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hey tony seems as if we are on the right track at least. Thank you spectrapure for I am a proud owner


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Old 06/11/2003, 02:48 PM   #5
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Hi Randy,

Probably the biggest environmental factor in removal of chloramine is the pH of the tap water. At a pH of 8.3, almost all of the chloramine is in the monochloramine form, which is much harder to remove. As the pH level is lowered, the ratio of dichloramines to monochloramines is increased. Dichloramine is very easy to remove by bituminous activated carbon.

The combination of soda lime softening or sodium hydroxide (to prevent piping corrosion) with chloramines is the worst possible condition. The pH is then often in the 9 to 10 range and at that pH, chloramine is totally converted to monochloramine. The reverse osmosis membrane pores will swell by the combination of high pH and free ammonia. This causes very poor rejection of silica and phosphates, and passage of ammonia through the membrane. Hydroxide ions that are present are also very poorly rejected by the membrane so the pH of the RO product water will be high and ammonia laden, creating additional load to the downstream ion exchange resins.

So, to answer your question, there are almost no universal solutions to water treatment. Environmental factors will weigh heavily in deciding how to best treat those individual water sources. I am working on new methods to treat chloramines and will soon have a new cartridge that will better treat most municipal water sources for chloramine removal.

Randy, if you have any questions about your particular water treatment let me know.


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Old 06/11/2003, 03:01 PM   #6
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Thanks.

The combination of soda lime softening or sodium hydroxide (to prevent piping corrosion) with chloramines is the worst possible condition. The pH is then often in the 9 to 10 range and at that pH, chloramine is totally converted to monochloramine.

Yes, lucky me. That is what we have in our local municipal water.

Hydroxide ions that are present are also very poorly rejected by the membrane so the pH of the RO product water will be high and ammonia laden, creating additional load to the downstream ion exchange resins.

My RO/DI water has always read very high (9-10), even post DI. I've never measured it before the DI, and I attributed the apparent high pH to the inability of the pH probe to read properly in the RO/DI water when it had mostly been in tank water.


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Old 06/11/2003, 03:26 PM   #7
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What's your opinion on using GAC's particularly CALGON CENTAUR CATALYTIC Carbon in a 12-40 or 20-50 mesh prior to the carbon block? This carbon claims to remove chloromines from potable water. By using these fine mesh carbons, you will increase the contact time which seems to be important in the removal of chloromines. Not to mention, Calgon Centaur carbon overall seems to be a great carbon. What's your thoughts on that?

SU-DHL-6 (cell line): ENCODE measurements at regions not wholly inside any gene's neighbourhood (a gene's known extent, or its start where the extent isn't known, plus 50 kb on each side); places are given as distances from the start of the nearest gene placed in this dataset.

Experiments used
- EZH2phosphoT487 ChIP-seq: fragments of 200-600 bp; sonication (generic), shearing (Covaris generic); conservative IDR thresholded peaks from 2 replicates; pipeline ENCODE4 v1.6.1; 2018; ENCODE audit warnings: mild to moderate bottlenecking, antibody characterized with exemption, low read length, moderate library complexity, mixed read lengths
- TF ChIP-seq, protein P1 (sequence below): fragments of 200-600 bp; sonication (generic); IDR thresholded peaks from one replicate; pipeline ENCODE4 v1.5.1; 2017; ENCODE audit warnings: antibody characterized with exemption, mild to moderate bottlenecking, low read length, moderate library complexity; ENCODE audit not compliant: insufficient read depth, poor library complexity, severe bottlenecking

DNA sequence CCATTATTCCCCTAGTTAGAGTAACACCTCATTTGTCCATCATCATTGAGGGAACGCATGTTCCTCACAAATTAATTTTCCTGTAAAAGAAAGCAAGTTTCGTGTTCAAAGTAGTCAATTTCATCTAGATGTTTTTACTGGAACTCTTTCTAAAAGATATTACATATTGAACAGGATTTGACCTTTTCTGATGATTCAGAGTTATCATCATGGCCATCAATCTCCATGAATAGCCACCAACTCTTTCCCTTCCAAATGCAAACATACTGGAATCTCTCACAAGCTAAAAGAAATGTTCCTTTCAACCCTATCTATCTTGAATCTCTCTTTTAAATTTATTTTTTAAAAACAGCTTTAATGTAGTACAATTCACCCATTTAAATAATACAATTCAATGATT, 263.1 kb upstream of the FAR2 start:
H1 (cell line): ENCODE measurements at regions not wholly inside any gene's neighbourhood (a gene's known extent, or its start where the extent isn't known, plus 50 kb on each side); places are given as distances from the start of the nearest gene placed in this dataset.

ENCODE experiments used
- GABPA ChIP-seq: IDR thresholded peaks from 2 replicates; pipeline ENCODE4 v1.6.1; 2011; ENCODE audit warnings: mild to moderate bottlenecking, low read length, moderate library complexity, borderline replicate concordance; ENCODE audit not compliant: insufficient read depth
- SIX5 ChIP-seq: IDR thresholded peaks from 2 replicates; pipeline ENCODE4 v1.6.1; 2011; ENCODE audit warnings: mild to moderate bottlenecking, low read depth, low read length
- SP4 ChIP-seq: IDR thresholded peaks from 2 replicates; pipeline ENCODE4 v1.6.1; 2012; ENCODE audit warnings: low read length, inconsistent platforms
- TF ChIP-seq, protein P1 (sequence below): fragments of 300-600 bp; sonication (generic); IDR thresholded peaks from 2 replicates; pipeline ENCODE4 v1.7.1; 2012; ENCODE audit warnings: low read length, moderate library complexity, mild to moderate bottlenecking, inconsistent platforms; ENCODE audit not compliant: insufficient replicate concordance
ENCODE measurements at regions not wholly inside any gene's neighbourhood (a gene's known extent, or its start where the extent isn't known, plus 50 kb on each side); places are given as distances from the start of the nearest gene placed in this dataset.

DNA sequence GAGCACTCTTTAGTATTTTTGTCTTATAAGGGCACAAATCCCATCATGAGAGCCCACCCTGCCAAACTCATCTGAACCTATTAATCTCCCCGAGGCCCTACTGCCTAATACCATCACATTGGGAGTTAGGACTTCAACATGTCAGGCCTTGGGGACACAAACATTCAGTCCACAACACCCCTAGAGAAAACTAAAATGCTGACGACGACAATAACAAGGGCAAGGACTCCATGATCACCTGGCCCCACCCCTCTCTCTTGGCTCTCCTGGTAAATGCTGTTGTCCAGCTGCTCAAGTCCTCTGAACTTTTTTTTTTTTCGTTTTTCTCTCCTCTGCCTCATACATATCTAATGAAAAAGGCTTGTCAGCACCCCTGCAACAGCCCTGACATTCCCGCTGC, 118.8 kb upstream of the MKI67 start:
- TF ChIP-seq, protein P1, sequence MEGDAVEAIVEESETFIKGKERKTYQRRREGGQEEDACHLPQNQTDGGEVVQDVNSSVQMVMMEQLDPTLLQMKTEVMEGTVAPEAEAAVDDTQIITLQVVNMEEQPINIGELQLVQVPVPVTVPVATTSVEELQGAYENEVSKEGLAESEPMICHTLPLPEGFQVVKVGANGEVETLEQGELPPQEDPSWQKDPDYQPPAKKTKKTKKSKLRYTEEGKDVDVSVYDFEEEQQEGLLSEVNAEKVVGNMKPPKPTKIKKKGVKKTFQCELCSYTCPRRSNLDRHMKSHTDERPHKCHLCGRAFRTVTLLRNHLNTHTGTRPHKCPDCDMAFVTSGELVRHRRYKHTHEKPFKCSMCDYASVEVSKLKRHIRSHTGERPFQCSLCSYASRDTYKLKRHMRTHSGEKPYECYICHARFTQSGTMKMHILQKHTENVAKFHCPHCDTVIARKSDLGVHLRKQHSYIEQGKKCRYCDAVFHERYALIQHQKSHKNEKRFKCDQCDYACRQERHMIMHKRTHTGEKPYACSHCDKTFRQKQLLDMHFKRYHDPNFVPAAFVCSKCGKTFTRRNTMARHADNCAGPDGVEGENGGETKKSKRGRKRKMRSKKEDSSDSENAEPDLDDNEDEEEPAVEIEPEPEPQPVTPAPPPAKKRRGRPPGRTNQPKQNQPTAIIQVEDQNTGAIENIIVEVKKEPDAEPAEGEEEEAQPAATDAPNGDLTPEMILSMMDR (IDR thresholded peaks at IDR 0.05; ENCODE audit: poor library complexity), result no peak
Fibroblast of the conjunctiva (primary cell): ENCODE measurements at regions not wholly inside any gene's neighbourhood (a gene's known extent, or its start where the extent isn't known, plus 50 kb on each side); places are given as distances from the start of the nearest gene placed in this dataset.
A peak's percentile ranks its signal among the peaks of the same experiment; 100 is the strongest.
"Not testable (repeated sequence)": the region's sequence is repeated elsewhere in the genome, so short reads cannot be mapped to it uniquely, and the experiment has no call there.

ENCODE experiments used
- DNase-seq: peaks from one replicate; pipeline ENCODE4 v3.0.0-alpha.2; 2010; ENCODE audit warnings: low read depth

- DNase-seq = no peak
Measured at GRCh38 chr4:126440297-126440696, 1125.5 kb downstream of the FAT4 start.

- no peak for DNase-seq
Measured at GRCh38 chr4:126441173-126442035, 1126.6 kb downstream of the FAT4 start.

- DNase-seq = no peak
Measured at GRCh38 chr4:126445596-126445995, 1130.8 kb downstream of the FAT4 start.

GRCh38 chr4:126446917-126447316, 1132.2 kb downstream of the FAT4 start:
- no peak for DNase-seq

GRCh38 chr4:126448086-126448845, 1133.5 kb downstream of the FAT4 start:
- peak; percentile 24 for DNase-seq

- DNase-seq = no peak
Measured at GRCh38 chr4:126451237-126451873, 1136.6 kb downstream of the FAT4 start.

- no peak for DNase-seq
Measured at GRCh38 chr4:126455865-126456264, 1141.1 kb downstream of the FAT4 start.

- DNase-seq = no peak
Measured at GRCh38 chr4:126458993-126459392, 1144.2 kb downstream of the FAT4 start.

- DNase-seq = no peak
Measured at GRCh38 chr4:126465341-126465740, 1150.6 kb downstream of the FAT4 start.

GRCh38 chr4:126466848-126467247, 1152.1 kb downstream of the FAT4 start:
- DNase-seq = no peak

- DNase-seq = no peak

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Old 06/11/2003, 06:13 PM   #8
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Hi Randy,

Unfortunately I know of no easy way to treat your water. Our usual solution to this high pH problem with chloramines is to inject hydrochloric acid (HCL) into the feed water to adjust the pH to about 6.0. This accomplishes three things: it neutralizes the hydroxides, converts monochloramines to dichloramines that are readily removed by the carbon prefilters and lastly any free ammonia (NH3+) is converted to the ionized ammonium form. The ammonium ion is well rejected by the RO membrane and in the acid pH range, the swollen membrane pores return to normal with no lasting damage.

But, with a feed water flow of no more than a liter per minute on a small line pressure RO system, an acid injector would cost many times more than the RO system. So what to do?

Nobody likes this solution but when you have water conditions like yours, you have little choice. Fill a 55-100 gallon reservoir with tap water and acidify with HCL to a pH of 6.0. Attached to this reservoir is a high flow booster pump, its inlet flooded, hooked up to your RO system. Operate at 80 psi and all is wonderful. An added benefit to this solution is a decrease in the Langelier Saturation Index (LSI). At this lower pH level, the calcium carbonate will stay in solution and not foul the membrane. The trick is not to concentrate the reject water too greatly so as to precipitate sparingly soluble salts out of solution and onto your membrane. You can also try a concentrate to product water ratio of 3:1 or even 2.5:1 for an improved recovery rate.

If space does not allow you to set up something like this you can add additional stages of DI resins to your system to handle the increased ionic impurities passed on to the DI stages. A two-bed system consisting of a SAC resin in the hydrogen form followed by a SBA resin in the OH form followed by mixed bed(s) would work well but at a greater operating cost.

Charles Mitsis
President SpectraPure Inc.


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Old 06/11/2003, 06:16 PM   #9
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Hi Tony,